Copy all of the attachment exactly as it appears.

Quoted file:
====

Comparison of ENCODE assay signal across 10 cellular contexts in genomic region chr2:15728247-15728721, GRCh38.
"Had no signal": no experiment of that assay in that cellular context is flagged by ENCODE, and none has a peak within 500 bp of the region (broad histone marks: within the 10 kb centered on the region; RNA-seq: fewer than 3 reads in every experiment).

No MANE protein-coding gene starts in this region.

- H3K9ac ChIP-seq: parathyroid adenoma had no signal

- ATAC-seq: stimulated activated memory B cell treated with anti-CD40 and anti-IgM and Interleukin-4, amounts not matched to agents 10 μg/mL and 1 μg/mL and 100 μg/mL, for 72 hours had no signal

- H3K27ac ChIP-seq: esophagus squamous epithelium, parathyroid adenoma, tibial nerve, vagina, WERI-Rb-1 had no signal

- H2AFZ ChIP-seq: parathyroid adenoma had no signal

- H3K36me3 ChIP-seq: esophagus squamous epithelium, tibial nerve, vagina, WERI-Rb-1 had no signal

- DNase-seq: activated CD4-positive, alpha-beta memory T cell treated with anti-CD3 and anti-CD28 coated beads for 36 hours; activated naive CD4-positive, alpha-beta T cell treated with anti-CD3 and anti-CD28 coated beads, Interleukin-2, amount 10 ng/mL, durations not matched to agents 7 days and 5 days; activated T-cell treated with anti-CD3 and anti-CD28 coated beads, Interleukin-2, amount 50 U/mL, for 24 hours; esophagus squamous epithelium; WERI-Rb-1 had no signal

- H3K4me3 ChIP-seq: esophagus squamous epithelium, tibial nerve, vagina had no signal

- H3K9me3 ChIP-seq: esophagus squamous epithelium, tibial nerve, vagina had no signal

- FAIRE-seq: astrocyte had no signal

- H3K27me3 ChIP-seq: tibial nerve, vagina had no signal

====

Comparison of ENCODE assay signal across 10 cellular contexts in genomic region chr2:15728247-15728721, GRCh38.
"Had no signal": no experiment of that assay in that cellular context is flagged by ENCODE, and none has a peak within 500 bp of the region (broad histone marks: within the 10 kb centered on the region; RNA-seq: fewer than 3 reads in every experiment).

No MANE protein-coding gene starts in this region.

- H3K9ac ChIP-seq: parathyroid adenoma had no signal

- ATAC-seq: stimulated activated memory B cell treated with anti-CD40 and anti-IgM and Interleukin-4, amounts not matched to agents 10 μg/mL and 1 μg/mL and 100 μg/mL, for 72 hours had no signal

- H3K27ac ChIP-seq: esophagus squamous epithelium, parathyroid adenoma, tibial nerve, vagina, WERI-Rb-1 had no signal

- H2AFZ ChIP-seq: parathyroid adenoma had no signal

- H3K36me3 ChIP-seq: esophagus squamous epithelium, tibial nerve, vagina, WERI-Rb-1 had no signal

- DNase-seq: activated CD4-positive, alpha-beta memory T cell treated with anti-CD3 and anti-CD28 coated beads for 36 hours; activated naive CD4-positive, alpha-beta T cell treated with anti-CD3 and anti-CD28 coated beads, Interleukin-2, amount 10 ng/mL, durations not matched to agents 7 days and 5 days; activated T-cell treated with anti-CD3 and anti-CD28 coated beads, Interleukin-2, amount 50 U/mL, for 24 hours; esophagus squamous epithelium; WERI-Rb-1 had no signal

- H3K4me3 ChIP-seq: esophagus squamous epithelium, tibial nerve, vagina had no signal

- H3K9me3 ChIP-seq: esophagus squamous epithelium, tibial nerve, vagina had no signal

- FAIRE-seq: astrocyte had no signal

- H3K27me3 ChIP-seq: tibial nerve, vagina had no signal